|Patient: 45 year old male|
45 year old male
Comapnion case 56 Y old female
Ba. Enema did not pass beyoned the level of the hepatic flexure in the single contrast study, insuflation of the colon by air better demonstarted the irregular edge of the mass, No contrast passed to the cecum or ascending colon.
Complemnatry US revealed a rounded soft tissue mass in the region of the hepatic flexure.
The patient did not present clinical with signs of bowel obstruction nor conistipation.
CT showing a constricting soft tissue mass with haziness of the pericolic fat denoting early local spread
|Diagnosis: Adenocarcinoma of the colon|
Colorectal adenocarcinoma is the most common malignancy of the GI tract and the second most common malignant tumor in the United States. Approximately 50% arise in the rectum and rectosigmoid area. Another 25% occur in the sigmoid colon, and the remaining 25% are evenly distributed throughout the remainder of the colon. Nearly all cancers of the colon are adenocarcinomas arising from preexisting adenomas. Most tumors are annular constricting lesions, 2 to 6 cm in diameter, with raised everted edges and ulcerated mucosa. Polypoid tumors are less common, with some having the frondlike appearance of villous carcinoma. Infiltrating scirrhous tumors”common in gastric carcinoma”are rare in the large intestine, unless the patient has ulcerative colitis. The tumor spreads by direct invasion through the bowel wall into pericolonic fat and adjacent organs, through lymphatic channels to regional nodes, and hematogenously through the portal veins to the liver and systemic circulation. Intraperitoneal seeding from a tumor that penetrates the colon wall may also occur. Obstruction is the most frequent complication. Other complications are uncommon but include perforation, intussusception, abscess, and fistula formation. Up to 20% of patients have a second tumor of the large bowel at diagnosis, usually an adenoma or another carcinoma. Approximately 5% of patients will have a second colorectal carcinoma, either simultaneously or diagnosed subsequently. Patients with ulcerative colitis, Crohn disease, familial adenomatous polyposis syndrome, and Peutz-Jeghers syndrome are at increased risk of colon carcinoma.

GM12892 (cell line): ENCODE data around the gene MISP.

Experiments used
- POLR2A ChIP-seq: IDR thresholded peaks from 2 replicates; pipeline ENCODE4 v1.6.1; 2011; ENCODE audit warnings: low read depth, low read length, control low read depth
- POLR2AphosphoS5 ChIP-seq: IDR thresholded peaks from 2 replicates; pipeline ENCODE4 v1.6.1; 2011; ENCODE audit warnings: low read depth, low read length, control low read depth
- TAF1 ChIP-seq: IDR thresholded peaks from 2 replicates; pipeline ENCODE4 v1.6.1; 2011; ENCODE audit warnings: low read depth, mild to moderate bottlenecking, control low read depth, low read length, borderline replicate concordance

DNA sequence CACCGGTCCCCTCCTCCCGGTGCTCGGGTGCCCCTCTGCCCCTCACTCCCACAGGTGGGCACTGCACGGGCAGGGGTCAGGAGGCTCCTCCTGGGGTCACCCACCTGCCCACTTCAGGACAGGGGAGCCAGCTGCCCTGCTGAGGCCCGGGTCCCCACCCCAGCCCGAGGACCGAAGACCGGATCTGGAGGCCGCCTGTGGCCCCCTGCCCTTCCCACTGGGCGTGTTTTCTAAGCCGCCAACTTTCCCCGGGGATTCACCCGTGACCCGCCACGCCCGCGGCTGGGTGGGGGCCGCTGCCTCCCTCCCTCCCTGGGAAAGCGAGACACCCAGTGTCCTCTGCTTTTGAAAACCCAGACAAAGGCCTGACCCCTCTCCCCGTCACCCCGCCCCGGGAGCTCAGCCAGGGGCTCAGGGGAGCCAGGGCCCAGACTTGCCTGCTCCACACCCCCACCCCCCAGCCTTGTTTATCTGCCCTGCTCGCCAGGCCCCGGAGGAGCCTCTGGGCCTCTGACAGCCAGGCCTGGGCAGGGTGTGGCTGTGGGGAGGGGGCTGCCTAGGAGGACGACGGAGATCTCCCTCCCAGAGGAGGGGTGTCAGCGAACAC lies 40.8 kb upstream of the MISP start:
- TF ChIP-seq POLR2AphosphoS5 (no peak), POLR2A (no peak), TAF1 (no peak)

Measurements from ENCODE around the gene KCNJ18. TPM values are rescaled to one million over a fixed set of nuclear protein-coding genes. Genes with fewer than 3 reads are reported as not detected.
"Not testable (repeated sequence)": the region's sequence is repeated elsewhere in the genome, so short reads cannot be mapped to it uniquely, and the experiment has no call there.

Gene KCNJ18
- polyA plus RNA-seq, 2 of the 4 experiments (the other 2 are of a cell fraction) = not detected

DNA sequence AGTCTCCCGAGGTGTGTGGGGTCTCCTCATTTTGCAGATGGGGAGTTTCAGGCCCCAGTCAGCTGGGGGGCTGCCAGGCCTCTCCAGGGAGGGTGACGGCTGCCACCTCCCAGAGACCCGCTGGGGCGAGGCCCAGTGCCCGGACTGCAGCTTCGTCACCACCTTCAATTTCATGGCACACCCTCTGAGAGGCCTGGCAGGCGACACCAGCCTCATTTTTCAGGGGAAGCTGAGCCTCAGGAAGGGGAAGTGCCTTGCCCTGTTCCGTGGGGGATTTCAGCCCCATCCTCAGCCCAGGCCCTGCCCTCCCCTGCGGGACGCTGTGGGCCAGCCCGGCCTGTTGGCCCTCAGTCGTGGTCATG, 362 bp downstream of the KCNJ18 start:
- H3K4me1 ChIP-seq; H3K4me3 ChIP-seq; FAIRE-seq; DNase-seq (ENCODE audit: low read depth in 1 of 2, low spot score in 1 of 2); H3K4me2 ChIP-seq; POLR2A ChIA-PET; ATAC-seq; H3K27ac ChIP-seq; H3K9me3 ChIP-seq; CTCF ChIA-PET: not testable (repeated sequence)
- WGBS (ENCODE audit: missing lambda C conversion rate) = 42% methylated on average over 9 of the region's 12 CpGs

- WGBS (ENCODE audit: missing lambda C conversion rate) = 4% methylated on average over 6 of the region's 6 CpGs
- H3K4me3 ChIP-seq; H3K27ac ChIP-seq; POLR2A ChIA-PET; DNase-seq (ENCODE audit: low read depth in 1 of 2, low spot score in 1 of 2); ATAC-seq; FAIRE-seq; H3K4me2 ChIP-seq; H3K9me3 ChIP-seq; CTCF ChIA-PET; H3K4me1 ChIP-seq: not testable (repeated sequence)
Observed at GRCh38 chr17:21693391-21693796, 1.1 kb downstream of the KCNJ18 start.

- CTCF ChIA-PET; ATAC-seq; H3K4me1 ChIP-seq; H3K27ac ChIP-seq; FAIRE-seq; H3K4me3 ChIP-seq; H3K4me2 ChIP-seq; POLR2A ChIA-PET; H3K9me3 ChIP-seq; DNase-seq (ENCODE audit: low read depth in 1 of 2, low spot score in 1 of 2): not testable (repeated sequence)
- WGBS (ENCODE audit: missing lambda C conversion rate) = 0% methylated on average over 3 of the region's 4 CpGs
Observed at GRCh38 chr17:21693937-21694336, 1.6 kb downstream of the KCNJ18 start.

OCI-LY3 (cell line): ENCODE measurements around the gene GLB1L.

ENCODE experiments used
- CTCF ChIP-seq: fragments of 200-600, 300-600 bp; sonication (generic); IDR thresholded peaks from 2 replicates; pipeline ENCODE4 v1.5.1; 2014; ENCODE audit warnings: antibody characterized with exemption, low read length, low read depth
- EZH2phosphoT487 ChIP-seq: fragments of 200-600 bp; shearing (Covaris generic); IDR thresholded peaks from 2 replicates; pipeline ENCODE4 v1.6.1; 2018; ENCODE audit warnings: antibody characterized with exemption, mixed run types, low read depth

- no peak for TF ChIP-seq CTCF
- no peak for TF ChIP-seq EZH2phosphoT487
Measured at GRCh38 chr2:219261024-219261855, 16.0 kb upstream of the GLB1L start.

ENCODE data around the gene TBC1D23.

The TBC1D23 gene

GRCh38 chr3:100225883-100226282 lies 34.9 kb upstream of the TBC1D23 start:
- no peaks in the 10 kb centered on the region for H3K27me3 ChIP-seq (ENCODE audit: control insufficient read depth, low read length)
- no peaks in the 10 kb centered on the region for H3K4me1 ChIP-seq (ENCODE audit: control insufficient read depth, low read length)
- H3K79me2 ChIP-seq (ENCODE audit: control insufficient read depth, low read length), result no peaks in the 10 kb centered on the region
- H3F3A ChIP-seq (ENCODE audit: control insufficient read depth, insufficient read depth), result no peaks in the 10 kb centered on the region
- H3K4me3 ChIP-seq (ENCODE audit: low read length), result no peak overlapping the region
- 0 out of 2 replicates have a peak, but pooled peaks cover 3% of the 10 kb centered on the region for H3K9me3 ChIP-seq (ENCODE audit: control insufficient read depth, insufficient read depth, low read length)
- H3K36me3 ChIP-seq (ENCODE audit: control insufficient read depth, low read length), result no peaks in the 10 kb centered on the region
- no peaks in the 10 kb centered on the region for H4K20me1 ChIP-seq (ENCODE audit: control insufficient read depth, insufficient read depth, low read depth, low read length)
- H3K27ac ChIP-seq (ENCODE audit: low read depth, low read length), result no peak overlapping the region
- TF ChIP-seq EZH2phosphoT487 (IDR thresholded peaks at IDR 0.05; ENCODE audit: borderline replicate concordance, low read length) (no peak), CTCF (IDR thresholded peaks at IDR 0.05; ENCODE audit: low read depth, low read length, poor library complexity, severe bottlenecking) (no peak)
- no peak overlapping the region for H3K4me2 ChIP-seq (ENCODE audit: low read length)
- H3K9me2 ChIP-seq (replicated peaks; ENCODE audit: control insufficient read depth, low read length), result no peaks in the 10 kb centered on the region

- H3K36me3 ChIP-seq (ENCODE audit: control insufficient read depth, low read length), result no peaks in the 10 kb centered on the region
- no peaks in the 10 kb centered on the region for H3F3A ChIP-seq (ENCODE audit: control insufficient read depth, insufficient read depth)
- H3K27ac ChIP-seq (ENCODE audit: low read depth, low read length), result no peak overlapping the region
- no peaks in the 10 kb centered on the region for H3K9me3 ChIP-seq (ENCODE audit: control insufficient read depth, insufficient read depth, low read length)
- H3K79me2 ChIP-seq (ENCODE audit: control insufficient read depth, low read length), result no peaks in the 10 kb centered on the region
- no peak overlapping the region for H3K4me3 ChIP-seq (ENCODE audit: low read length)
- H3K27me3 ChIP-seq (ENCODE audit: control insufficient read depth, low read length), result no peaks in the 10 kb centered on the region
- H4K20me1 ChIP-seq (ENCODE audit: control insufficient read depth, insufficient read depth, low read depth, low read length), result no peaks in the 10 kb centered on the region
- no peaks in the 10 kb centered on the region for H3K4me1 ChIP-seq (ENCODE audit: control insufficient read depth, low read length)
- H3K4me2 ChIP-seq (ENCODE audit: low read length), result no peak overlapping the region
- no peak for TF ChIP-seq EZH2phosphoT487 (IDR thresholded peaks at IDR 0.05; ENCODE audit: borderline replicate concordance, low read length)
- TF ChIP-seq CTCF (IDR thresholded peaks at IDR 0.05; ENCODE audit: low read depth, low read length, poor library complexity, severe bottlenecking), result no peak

Local disease staging is best evaluated with transrectal or colonoscopic US. CT and MR are used for more advanced disease and to detect recurrence. Microscopic invasion through the bowel wall and tumor involvement of normal-size lymph nodes are not detected by CT or MR. Cross-sectional imaging findings include:
(1) polypoid primary tumor (usually >1 cm)
(2) "apple-core" lesions, with bulky, irregular thickening of the colon wall and irregular narrowing of the lumen
(3) cystic, necrotic, and hemorrhagic areas within the tumor mass, especially when the tumor is large
(4) linear soft tissue stranding into the pericolonic fat, which is often indicative of tumor extension through the bowel wall
(5) enlarged regional lymph nodes (>1 cm) representing lymphatic spread of tumor
(6) distant metastases, especially in the liver.
When tumors cause colonic obstruction, edema and/or ischemia may thicken the wall of the uninvolved colon proximal to the tumor.
Tumor recurrences are most common
(1) at the operative site, near the bowel anastomosis
(2) in lymph nodes that drain the operative site
(3) in the peritoneal cavity
(4) in the liver and distant organs.
Because the entire abdominal cavity must be surveyed to detect tumor recurrence, CT is the current method of choice.
Editors: Brant, William E.; Helms, Clyde A.
Title: Fundamentals of Diagnostic Radiology, 3rd Edition
Copyright 2007 Lippincott Williams & Wilkins
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Case Number: 45914547Last Updated: 08-20-2010 The reader is fully responsible for confirming the accuracy of this content.
The reader is fully responsible for confirming the accuracy of this content.